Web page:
ii) Dosing through the relapsing phase: A reduced incidence, delayed onset and reduced severity of the relapse phase was observed (see FIGS. 4, 5 and 6). FIG. 5 shows that the dose groups selected to have a similar acute phase profile, showed no significant differences in any of the parameters analysed. FIG. 6 shows that Ab#13 mIgG1 dosed through the relapse phase caused a significant reduction in the incidence of the relapse phase of disease (Ab#13 mIgG1, 5/12 with disease vs 12/12 for isotype control, 101.4, p=0.0046, Fishers exact test). There was also a statistically significant delay in the onset of the relapse phase of disease for those animals which entered relapse (a, p=0.0061). A significant reduction in weight loss (b, p<0.0001, Student's T test), maximum clinical score (c, p=0.0011, Mann-Whitney U test)) and cumulative clinical score (d, p=0.0023, Mann-Whitney U test) were also observed during the relapse phase.

Summary

Ab#13 mIgG1 antibody was dosed in separate experiments over the acute phase of disease (prophylactic dosing) and over the relapse phase (therapeutic dosing). Effects were most pronounced on relapse with a significant reduction in the incidence and severity of the relapse phase for both dosing regimes.

Example 3 Effect of Ab#13 Fab-Di-PEG on the Symptoms of EAE

A Fab fragment, termed Ab#13 Fab-Di-PEG was produced essentially as described in International Patent Application PCT/GB2004/002810 (filed on 1 Jul. 2004). The Fab consisted of the rabbit variable regions of antibody 13 from example 1 and mouse IgG1 constant regions. In contrast to other Fab fragments, the heavy chain constant region of this Fab terminates at the interchain cysteine of CH1. PCR primers were designed based on the murine IgG1 CH1 region and PCR mutagenesis used to insert a stop codon immediately following the interchain cysteine of CH1. The mouse constant regions are shown in FIG. 13 and in SEQ ID Nos 3 (heavy chain) and 4 (light chain). PCR mutagenesis was also used to replace the cysteine at position 80 of the rabbit light chain variable region with alanine.

Murine CH1
(SEQ ID NO:3)
KTTPPSVYPLAPGSAAQTNSMVTLGCLVKGYFPEPVTVTWNSGSLSSGVH
TFPAVLQSDLYTLSSSVTVPSSTWPSETVTCNVAHPASSTKVDKKIVPRD
C*
Murine Kappa
(SEQ ID NO:4)
DAAPTVSIFPPSSEQLTSGGASVVCFLNNFYPKDINVKWKIDGSERQNGV
LNSWTDQDSKDSTYSMSSTLTLTKDEYERHNSYTCEATHKTSTSPIVKSF
NRGEC*

The Fab fragments were produced in E. coli strain W3110 and purified using standard methods (Humphreys et al., 2002, Protein Expression and Purification, 26, 309-320).

2×20 kDa PEG was attached to the Fab fragment by attaching a linear 20 kDa PEG to each of the interchain cysteines (underlined in the sequences above). Reductions and PEGylations were performed in 50 mM Tris.HCl 5 mM EDTA pH 7.14 with Fab at 20.06 mg/ml. The Fab was reduced at room temperature (˜24° C.) for 30 minutes using 10 mM tris(2-carboxyethyl)phosphine (TCEP) (final). The Fab was desalted on a PD-10 column (Pharmacia) and then mixed with 4 fold molar excess of linear 20 kDa PEG-maleimide over Fab. The 20 kDa PEG was from Nippon Oils and Fats (NOF). PEGylated Fab was separated from unPEGylated Fab by size exclusion HPLC on analytical Zorbax GF-450 and GF-250 columns in series. These were developed with a 30 min isocratic gradient of 0.2M phosphate pH 7.0+10% ethanol at 1 ml/min and Fab detected using absorbance at 214 nm and 280 nm.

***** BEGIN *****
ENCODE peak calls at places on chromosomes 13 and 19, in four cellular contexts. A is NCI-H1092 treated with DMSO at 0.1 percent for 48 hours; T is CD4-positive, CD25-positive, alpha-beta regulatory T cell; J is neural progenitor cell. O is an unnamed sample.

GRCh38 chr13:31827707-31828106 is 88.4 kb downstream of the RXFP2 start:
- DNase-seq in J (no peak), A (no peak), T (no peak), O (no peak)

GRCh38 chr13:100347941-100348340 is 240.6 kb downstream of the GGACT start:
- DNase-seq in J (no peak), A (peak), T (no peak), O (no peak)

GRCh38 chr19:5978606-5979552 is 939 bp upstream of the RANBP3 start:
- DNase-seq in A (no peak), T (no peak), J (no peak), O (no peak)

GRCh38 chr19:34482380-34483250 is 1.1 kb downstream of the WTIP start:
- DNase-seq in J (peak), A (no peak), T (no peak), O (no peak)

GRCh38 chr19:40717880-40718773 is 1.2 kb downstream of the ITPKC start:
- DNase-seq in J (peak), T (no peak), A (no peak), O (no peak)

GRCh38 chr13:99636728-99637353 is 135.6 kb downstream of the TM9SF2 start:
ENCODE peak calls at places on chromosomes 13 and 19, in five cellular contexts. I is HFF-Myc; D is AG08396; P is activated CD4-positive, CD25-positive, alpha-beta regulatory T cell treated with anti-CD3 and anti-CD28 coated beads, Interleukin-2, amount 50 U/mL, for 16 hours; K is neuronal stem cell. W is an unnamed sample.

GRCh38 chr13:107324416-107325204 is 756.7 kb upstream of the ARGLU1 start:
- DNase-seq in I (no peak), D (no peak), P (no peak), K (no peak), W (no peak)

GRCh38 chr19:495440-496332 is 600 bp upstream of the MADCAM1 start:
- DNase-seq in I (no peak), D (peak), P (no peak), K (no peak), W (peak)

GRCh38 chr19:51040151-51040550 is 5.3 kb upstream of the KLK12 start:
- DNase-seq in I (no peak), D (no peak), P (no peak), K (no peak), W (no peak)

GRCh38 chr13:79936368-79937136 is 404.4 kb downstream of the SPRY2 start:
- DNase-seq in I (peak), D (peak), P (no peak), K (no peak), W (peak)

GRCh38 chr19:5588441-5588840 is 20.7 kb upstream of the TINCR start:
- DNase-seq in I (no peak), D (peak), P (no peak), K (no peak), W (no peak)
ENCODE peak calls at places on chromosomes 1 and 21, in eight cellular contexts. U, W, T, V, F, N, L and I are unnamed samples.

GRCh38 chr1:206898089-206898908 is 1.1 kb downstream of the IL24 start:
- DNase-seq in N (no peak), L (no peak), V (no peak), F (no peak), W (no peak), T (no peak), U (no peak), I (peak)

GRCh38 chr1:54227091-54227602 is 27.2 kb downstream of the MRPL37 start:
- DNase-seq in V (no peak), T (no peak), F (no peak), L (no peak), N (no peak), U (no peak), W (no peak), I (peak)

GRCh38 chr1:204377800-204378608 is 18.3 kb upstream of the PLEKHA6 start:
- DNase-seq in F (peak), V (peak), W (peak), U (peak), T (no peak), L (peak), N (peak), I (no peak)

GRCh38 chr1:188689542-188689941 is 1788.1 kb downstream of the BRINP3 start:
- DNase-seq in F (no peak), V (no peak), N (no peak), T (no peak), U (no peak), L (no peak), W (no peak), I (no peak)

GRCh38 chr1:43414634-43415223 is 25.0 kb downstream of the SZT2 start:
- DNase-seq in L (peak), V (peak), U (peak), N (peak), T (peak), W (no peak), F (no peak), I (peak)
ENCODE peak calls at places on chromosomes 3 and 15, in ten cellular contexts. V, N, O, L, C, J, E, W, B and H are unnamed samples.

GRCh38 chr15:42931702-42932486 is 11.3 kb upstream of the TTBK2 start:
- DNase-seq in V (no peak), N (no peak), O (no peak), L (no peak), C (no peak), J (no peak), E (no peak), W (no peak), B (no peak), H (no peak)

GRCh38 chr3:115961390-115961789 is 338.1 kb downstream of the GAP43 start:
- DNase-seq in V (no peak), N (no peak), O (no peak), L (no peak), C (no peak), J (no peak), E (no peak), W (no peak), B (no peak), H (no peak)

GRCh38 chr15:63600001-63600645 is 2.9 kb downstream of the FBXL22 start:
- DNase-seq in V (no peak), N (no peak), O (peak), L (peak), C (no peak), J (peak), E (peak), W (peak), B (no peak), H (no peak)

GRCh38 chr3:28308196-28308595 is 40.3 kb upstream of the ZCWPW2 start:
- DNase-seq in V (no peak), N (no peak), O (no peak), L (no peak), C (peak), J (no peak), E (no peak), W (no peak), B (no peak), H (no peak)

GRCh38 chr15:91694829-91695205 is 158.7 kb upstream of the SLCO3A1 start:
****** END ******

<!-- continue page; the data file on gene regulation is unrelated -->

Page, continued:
The MS model, experimental autoimmune encephalomyelitis (EAE), was used essentially as described by Baker et al., 1990. Journal of Neuroimmunology, 28:261-270.

Female ABH mice 8-10 weeks of age (Harlan) were immunised with mouse spinal cord homogenate (SCH, 3.33 mg/ml) in complete Freund's adjuvant in two sites, sc, on the flanks (150 μl/site) on days 0 and 7.

Four groups were dosed prior to onset of first relapse (during remission). Groups were assigned as follows—

Group 1 (n=11) anti-mouse IL17 Ab#13 Fab-di-PEG (100 mg/kg, s.c, weekly)

Group 2 (n=11) anti-mouse IL17 Ab#13 Fab-di-PEG (30 mg/kg, s.c, weekly)

Group 3 (n=9) anti-mouse IL-17 Ab#13 mIgG1 (10 mg/kg, sc)

Group 4 (n=9) PBS control

Weights and clinical scores were recorded daily and terminal EDTA-Plasma collected.

Clinical Score Scale

0 Normal
0.25 Tail dragging
0.5 Partial tail paralysis
1 Complete tail paralysis
2 Incomplete hind limb paralysis/loss of righting reflex
3 Complete hind paralysis/incontinence
4 Front limb paralysis/moribund

Statistics

Pair wise comparisons of maximum and cumulative clinical scores and day of onset were performed using Mann-Whitney U test. Cumulative clinical score is defined as the sum of clinical scores throughout the disease course for each animal (area under the curve). Comparisons of disease incidence were performed using Fishers Exact Test. Maximum weight loss was analysed using one-way Anova with Bonferroni post test.